Indeed, the likelihood that those first-generation or lower-income students who do have a good chance of admission to a selective college or university will even apply is quite low. And recent research makes clear that missing out on attendance at a more selective college substantially reduces the likelihood of winding up with a bachelor's degree.
The Big Sort as it exists in the United States is shot through with the unfair consequences of highly—and increasingly—unequal economic and pre-collegiate educational systems. The impoverished educational opportunities offered to disadvantaged students at home, in their neighborhoods, and in their schools ensure that they will typically emerge from high school less well prepared to succeed at college than other students are. They are also ill-equipped to make the choices that will increase their likelihood of having the educational opportunities that are most likely to boost their chances for long-run success. Fixing or at least ameliorating these devastating inequalities is a vital problem of justice for our society.
But even in the context of dramatic inequalities in the circumstances and opportunities of young people, more could be done to diminish the chasm between the postsecondary experiences (or lack of experiences) of people from different backgrounds. We could be sure that both the information and the funding to support the most appropriate educational choices for each individual are universally available. We could provide the necessary resources to ensure that students with inadequate academic preparation can become college-ready in a system that currently makes college success for these students virtually unattainable.
A discussion that does justice to potential creative solutions to these fundamental problems is beyond the scope of this essay. But we should keep the issues at the front of our minds as we focus on the less compelling but still destructive problem of the Little Sort.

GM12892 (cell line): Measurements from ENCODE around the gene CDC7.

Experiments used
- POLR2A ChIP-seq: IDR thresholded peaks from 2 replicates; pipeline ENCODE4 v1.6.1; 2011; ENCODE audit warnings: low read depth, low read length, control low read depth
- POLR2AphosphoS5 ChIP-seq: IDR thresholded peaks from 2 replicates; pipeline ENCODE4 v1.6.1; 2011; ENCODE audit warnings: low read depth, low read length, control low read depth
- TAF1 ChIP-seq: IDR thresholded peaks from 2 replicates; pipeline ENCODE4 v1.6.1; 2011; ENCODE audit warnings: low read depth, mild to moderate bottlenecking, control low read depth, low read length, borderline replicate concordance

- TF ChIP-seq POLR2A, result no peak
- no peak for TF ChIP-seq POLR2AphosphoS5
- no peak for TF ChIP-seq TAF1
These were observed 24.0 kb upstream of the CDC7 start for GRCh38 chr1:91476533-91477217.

The Little Sort
There is not a bright line between the problems of the Big Sort and those of the Little Sort, because the highly selective colleges and universities don't manage to enroll even as many “qualified” low-income and first-generation students as they should. According to research by Catherine Hill and Gordon Winston, in 2003 only 10 percent of students in the most selective colleges and universities came from the bottom 40 percent of the income distribution. At the same time, 12.5 percent of the students with SAT (or equivalent ACT) scores of 1250 or higher came from this population. These are all students who have at least considered enrolling in a somewhat selective four-year college and who are likely to be qualified for admission. Elite colleges should strengthen their efforts to enroll these students.
Beyond this question of broadening the range of backgrounds in the student body, the Little Sort in colleges like Williams, Middlebury, Princeton, and Brown raises issues of a different kind. It's hard to believe that it matters very much to society exactly which students end up in which places at the high end, but the current process of matching students and institutions generates a dynamic that is wasteful and destructive.
The underlying force driving this dynamic is what economists call “positional competition,” a contest in which the aim is not to achieve some independently defined goal—like finishing a marathon in under four hours—but a goal that depends on a ranking, a place in line, like finishing a marathon in the top ten. Sports are in fact an excellent metaphor for this kind of positional competition.
Another example was developed by Tom Schelling. Imagine a world, which may in fact not be far in the future, where parents can influence the height of their children through genetic manipulation. How tall would you want your son to be? Schelling suggests most people would not want a very tall son or a very short one. Probably most people would aim for a son whose height was a little above average. But if most people made that choice, the next generation would be a little taller than the present generation, and to satisfy your positional preference you'd want a son a little taller than that. And so on. As the years passed, men's average height would grow without limit until we became a race of giants—an outcome that virtually nobody wants or would ever deliberately choose. (Economist Robert Frank has written extensively on such positional competition, including in higher education.)